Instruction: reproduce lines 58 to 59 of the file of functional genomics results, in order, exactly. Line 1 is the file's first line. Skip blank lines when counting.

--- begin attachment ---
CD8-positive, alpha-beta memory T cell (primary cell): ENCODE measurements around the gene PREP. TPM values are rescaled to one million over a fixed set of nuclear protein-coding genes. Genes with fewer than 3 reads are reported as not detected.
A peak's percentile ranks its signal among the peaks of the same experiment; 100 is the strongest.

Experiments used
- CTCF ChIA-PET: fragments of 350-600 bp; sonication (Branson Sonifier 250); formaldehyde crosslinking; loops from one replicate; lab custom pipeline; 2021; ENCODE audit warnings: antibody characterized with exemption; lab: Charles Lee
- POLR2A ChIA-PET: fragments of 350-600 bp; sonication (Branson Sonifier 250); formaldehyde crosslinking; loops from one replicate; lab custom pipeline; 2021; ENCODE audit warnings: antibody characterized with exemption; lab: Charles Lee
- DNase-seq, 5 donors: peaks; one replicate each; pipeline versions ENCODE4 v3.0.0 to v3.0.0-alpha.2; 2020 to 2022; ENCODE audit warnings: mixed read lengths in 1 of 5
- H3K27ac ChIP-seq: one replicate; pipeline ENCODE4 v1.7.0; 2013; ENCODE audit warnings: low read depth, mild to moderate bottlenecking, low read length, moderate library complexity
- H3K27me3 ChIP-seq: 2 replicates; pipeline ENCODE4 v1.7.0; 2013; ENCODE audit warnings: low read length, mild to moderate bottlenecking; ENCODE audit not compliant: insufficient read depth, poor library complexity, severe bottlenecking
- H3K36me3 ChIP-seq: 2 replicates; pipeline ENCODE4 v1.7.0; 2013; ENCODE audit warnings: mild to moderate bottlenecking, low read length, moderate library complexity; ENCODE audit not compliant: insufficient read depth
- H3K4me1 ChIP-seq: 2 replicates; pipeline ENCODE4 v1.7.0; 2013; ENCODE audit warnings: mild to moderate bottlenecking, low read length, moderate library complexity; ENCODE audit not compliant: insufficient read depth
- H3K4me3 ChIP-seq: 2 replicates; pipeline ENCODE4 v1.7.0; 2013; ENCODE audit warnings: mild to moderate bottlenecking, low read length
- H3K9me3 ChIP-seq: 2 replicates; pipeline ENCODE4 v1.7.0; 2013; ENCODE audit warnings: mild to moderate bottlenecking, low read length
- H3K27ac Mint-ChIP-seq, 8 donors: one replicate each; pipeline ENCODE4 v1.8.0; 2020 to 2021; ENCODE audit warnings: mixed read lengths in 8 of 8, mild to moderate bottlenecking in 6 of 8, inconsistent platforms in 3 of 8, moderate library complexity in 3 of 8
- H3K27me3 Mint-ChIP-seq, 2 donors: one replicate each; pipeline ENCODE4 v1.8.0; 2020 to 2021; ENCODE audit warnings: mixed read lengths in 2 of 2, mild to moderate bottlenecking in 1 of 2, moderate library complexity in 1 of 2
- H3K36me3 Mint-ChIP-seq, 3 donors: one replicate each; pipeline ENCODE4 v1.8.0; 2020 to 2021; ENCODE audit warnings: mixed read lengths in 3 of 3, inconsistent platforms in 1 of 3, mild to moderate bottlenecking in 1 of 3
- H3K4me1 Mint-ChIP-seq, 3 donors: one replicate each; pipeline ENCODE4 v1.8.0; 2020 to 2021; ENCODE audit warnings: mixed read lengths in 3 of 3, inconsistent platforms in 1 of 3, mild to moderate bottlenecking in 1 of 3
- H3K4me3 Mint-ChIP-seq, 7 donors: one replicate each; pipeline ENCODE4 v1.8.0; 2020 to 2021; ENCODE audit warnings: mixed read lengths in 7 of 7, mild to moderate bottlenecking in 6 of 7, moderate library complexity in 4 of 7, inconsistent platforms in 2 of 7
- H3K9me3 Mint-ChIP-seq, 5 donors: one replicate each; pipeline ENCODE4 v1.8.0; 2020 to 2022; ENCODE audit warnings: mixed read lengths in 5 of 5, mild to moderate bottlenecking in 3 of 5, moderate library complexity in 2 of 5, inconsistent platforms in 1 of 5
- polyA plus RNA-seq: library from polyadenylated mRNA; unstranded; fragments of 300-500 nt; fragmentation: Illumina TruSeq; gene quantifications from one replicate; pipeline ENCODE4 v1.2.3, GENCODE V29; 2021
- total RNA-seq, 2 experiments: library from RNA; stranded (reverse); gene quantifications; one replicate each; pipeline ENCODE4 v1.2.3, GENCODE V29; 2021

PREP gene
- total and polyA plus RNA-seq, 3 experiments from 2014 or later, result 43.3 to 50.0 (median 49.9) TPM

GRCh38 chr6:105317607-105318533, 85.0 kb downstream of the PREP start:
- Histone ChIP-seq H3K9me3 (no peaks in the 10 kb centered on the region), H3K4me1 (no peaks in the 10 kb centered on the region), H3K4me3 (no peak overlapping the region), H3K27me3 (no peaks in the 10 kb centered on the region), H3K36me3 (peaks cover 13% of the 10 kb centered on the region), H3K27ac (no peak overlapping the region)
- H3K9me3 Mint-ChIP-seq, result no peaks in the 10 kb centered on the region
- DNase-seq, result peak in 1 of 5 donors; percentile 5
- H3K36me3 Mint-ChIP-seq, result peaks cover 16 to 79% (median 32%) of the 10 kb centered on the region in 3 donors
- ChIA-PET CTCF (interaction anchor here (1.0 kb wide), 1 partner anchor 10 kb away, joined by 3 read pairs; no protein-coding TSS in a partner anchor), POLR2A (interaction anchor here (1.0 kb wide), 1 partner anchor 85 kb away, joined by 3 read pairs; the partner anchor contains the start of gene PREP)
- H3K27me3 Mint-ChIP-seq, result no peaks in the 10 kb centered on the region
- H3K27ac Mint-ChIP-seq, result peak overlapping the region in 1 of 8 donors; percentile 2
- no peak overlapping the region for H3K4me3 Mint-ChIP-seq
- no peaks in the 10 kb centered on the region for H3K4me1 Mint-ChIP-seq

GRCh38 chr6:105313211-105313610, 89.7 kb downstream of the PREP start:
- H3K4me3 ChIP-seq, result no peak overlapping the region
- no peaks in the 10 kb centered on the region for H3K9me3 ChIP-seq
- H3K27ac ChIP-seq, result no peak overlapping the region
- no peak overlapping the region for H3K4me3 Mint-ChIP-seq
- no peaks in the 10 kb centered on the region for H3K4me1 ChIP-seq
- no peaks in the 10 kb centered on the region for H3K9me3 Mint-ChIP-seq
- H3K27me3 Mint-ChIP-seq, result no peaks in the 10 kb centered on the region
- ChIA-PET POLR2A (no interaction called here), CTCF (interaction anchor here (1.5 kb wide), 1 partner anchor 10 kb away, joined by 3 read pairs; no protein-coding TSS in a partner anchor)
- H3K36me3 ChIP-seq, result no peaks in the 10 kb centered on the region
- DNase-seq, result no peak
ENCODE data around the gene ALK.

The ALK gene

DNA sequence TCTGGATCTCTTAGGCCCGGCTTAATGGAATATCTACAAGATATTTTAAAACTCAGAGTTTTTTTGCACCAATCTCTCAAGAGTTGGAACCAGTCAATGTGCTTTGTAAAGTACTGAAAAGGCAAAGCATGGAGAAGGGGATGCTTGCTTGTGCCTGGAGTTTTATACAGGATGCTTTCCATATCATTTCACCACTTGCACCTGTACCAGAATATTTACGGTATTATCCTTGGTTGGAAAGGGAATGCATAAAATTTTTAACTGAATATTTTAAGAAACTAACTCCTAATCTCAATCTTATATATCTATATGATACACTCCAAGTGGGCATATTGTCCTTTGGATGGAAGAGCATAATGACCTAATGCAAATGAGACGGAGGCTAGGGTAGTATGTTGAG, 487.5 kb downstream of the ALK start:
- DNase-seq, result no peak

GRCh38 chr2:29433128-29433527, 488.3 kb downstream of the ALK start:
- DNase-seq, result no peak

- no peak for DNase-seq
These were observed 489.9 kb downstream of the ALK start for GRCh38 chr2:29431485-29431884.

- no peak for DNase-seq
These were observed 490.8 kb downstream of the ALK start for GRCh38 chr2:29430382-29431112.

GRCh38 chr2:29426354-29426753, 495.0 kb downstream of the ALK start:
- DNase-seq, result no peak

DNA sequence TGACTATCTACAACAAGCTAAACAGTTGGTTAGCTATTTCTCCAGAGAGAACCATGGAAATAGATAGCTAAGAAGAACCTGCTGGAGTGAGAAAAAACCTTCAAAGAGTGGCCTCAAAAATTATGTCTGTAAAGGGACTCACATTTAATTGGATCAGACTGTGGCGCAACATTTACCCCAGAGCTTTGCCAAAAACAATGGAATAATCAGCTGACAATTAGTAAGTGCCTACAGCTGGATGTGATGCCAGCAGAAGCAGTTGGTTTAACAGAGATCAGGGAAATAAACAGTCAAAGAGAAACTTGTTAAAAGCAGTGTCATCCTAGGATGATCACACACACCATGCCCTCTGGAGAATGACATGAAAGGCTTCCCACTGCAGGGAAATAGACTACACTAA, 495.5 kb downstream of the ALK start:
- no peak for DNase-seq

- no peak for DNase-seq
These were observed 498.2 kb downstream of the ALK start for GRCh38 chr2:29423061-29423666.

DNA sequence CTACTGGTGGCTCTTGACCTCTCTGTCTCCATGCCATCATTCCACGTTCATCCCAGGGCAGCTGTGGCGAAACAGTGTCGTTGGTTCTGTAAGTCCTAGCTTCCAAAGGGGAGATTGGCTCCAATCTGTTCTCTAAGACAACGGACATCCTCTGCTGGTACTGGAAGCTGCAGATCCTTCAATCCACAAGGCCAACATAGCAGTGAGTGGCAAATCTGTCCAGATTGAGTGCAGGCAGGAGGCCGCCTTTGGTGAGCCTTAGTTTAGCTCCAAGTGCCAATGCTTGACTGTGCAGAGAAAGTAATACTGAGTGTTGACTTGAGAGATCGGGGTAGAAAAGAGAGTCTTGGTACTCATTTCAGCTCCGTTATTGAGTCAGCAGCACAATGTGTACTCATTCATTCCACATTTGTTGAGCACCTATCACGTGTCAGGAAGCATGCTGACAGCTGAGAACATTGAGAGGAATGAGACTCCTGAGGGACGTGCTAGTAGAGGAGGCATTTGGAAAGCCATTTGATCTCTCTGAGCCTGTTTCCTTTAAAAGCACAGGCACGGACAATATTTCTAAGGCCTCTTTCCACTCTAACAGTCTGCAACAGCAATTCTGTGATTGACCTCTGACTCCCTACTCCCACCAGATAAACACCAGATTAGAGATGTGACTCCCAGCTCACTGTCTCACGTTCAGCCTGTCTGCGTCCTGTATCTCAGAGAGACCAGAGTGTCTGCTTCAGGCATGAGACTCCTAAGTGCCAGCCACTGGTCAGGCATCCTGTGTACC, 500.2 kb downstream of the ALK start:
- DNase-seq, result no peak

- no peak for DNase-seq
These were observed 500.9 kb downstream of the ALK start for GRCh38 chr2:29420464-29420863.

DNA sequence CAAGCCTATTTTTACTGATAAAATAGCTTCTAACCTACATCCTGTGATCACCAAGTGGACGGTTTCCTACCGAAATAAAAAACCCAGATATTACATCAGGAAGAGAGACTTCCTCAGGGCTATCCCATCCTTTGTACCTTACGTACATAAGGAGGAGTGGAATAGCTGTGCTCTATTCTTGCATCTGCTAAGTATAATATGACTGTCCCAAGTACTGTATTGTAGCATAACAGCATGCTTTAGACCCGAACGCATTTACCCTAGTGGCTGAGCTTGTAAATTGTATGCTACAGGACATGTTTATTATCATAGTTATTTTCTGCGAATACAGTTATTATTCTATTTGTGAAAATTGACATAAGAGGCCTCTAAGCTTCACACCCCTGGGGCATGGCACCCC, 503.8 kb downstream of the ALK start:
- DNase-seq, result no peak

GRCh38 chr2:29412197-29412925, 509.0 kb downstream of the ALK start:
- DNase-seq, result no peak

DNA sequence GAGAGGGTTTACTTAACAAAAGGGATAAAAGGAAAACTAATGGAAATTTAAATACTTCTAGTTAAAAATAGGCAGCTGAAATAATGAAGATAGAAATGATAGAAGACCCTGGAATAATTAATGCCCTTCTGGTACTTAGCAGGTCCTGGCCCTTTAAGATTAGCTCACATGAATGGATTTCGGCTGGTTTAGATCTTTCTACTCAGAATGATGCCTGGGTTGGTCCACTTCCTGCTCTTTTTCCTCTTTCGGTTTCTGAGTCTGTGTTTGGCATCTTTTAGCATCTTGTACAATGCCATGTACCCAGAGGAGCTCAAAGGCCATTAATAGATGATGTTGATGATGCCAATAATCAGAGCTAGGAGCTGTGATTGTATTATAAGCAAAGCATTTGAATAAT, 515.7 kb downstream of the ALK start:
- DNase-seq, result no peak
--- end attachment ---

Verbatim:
- no peak for DNase-seq
These were observed 498.2 kb downstream of the ALK start for GRCh38 chr2:29423061-29423666.